Maybe I should do the same thing - buy a 100 domains and put a frame redirect on them to my main site! It sure works.
I was hoping Google wanted to get rid of this crap.
Because it works once, and works at this moment doesn't mean it'll work for anyone, or that it will continue to work tomorrow. You might not want to focus that closely on this one result. Therein lies madness.
I wish it was only 1 result.
Big Brand sites get a lift in the SERPs too.
Google is putting legit small businesses out of business.
|What I'm seeing is nothing but a black hat technique. It's so obvious(to me anyway). |
I suggest you file a spam report to Google via Webmaster tools. That would be Help-Selfhelp :-)
|What I'm seeing is nothing but a black hat technique. It's so obvious(to me anyway). The offender should 301 the domain(page) instead - because they own it. |
That may be in the particular case you see, but there are still many web hosts and registrars who offer ONLY this stupid kind of "domain forwarding". The topic still comes up here every couple of months.
The offender has several domains with frame redirects - soon they'll take up half of page 1.
Plus, the same offender AND others have domains that are doorways(without redirection) which seem to lift the ranking of the main site.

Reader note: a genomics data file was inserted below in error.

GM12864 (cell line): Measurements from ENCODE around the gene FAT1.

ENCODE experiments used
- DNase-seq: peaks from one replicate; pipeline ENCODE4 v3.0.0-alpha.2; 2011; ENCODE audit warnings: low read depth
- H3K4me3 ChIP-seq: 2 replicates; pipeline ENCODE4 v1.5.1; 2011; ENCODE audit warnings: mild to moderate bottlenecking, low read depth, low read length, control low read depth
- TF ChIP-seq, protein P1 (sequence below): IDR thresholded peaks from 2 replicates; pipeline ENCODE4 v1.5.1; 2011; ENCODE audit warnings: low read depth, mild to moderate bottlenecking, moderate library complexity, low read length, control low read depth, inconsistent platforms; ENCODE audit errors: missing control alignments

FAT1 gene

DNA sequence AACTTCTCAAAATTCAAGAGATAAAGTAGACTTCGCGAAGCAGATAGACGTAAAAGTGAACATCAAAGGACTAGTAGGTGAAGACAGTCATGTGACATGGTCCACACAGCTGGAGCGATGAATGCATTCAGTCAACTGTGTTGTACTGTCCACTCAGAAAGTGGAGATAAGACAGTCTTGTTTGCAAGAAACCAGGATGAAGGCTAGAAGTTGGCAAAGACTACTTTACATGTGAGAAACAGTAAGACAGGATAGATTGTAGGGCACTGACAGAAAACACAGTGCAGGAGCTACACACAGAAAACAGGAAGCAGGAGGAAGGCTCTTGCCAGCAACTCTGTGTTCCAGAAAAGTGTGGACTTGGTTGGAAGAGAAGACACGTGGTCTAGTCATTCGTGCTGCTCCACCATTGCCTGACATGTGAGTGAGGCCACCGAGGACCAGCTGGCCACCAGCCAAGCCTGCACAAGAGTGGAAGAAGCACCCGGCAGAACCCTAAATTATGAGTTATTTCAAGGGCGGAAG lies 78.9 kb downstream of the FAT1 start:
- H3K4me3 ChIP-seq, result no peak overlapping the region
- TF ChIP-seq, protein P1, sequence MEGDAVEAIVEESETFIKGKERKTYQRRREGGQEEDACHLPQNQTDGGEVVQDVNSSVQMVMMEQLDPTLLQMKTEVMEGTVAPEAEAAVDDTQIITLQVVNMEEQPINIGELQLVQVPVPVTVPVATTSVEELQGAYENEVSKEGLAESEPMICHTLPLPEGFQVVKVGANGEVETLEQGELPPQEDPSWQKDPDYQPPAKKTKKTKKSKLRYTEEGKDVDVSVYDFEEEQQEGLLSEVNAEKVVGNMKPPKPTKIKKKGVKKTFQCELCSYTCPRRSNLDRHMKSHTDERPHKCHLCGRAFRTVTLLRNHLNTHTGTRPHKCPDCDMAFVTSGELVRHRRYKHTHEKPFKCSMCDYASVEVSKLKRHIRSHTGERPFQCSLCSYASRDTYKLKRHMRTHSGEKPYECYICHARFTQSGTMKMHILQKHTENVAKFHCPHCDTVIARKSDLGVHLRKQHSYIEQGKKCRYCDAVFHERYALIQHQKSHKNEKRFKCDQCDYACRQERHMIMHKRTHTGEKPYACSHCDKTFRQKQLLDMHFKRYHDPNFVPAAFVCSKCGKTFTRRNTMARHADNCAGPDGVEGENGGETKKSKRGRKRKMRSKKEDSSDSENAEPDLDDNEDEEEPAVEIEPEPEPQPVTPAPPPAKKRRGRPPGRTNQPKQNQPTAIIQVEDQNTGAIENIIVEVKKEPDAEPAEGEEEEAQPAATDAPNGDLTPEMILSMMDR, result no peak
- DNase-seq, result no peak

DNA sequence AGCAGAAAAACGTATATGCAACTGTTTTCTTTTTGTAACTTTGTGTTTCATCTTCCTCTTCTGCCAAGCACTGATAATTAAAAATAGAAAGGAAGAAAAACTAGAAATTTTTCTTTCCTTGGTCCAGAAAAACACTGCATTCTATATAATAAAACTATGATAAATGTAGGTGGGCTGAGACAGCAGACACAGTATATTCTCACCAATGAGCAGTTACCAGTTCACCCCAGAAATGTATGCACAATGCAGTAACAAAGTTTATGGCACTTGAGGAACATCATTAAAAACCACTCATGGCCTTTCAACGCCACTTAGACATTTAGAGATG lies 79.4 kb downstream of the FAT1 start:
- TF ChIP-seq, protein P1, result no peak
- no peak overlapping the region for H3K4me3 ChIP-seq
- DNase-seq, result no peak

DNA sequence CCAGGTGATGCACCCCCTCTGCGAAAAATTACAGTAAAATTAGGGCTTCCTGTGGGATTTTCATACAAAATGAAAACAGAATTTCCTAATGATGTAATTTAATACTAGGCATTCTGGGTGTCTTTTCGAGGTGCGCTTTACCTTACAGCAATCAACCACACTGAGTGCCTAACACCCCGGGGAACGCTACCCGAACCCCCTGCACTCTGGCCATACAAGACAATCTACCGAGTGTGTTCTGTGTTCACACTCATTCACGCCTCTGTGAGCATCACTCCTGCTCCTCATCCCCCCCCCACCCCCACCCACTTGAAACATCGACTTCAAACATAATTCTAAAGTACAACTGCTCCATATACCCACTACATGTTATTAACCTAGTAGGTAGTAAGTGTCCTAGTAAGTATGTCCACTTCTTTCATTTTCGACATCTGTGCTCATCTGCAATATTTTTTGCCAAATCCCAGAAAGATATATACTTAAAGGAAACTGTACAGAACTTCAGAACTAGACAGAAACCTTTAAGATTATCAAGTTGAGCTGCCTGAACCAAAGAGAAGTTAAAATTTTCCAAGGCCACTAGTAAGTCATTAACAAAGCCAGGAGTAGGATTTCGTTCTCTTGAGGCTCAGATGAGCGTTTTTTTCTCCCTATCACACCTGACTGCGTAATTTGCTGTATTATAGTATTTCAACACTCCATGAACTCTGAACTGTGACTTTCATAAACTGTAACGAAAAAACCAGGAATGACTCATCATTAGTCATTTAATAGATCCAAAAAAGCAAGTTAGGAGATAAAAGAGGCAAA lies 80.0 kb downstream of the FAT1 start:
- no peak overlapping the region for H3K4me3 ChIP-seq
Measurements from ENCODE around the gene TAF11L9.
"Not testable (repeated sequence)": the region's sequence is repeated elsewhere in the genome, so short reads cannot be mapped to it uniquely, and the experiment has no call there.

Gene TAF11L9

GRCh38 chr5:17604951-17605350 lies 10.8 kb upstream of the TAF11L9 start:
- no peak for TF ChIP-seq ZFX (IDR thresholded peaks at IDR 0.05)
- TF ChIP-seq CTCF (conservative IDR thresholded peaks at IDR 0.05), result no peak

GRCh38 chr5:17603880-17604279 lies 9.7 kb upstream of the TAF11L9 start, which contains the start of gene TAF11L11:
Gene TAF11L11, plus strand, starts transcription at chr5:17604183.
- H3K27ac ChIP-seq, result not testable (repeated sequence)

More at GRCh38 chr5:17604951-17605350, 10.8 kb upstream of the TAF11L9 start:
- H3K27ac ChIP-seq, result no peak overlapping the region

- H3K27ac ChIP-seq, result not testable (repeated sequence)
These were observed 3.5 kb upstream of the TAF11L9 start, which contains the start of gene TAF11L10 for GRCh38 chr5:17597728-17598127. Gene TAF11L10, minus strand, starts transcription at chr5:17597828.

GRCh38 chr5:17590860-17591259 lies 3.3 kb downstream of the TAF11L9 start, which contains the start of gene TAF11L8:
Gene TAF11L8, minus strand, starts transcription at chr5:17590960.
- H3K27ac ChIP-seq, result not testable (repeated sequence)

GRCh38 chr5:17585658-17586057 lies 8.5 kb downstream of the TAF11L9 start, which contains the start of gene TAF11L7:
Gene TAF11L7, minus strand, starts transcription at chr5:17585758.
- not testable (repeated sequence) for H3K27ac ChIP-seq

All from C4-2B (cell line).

Like I said - Google has a hole in their algorithm. Hopefully, they'll plug it.
|No - that's not what I'm complaining about, I live in the real world and the business I run has been difficult from the day I started it. |
What I am complaining about is the rubbish results being served atm and the fact that you have to have very deep pockets (like as deep as a massive multi-national's) before you even think about advertising certain products above the fold.
Also, google dishes up SEO advice and then says, oh if you do a bit too much you'll be struck down. What's a bit too much SEO? Very subjective indeed.
Multi-nationals didn't start as multi-nationals... they all started where all businesses start.
SEO is a advertising channel. You can start it on the cheap and generate a certain level of success... but you can't take this all the way up the growth curve to multi-national status.
I find that "most companies" (not all but most) never change the game plan... if they start with poor or underhanded practices (which do work) they rarely stop these practices and up the anti because "they do work".
Even multi-nationals do these things and take the risk and due to their natural link profile can get away with it for much longer as the shady practices as incognito but the risk is the same... and the fall from grace is unbelievable huge.
This isn't rocket science. Google is sizing up the heard and picking the leaders, build a better site than your competitors (read:better content) and you'll be just fine.
Has this been rolled out yet?
|BTW, I recently starting using Bing much more often. They do have better results than Google now. |
|If I was being really cynical, I'd say that Panda was a complete clusterfsck and they are trying to recover from the mess it made. |
I have noticed a LOT of sites with adsense above the fold are ranking very well now. There could be something to all this.
It looks like keyword loading the title tag is still working, so much for targeting over SEO's sites.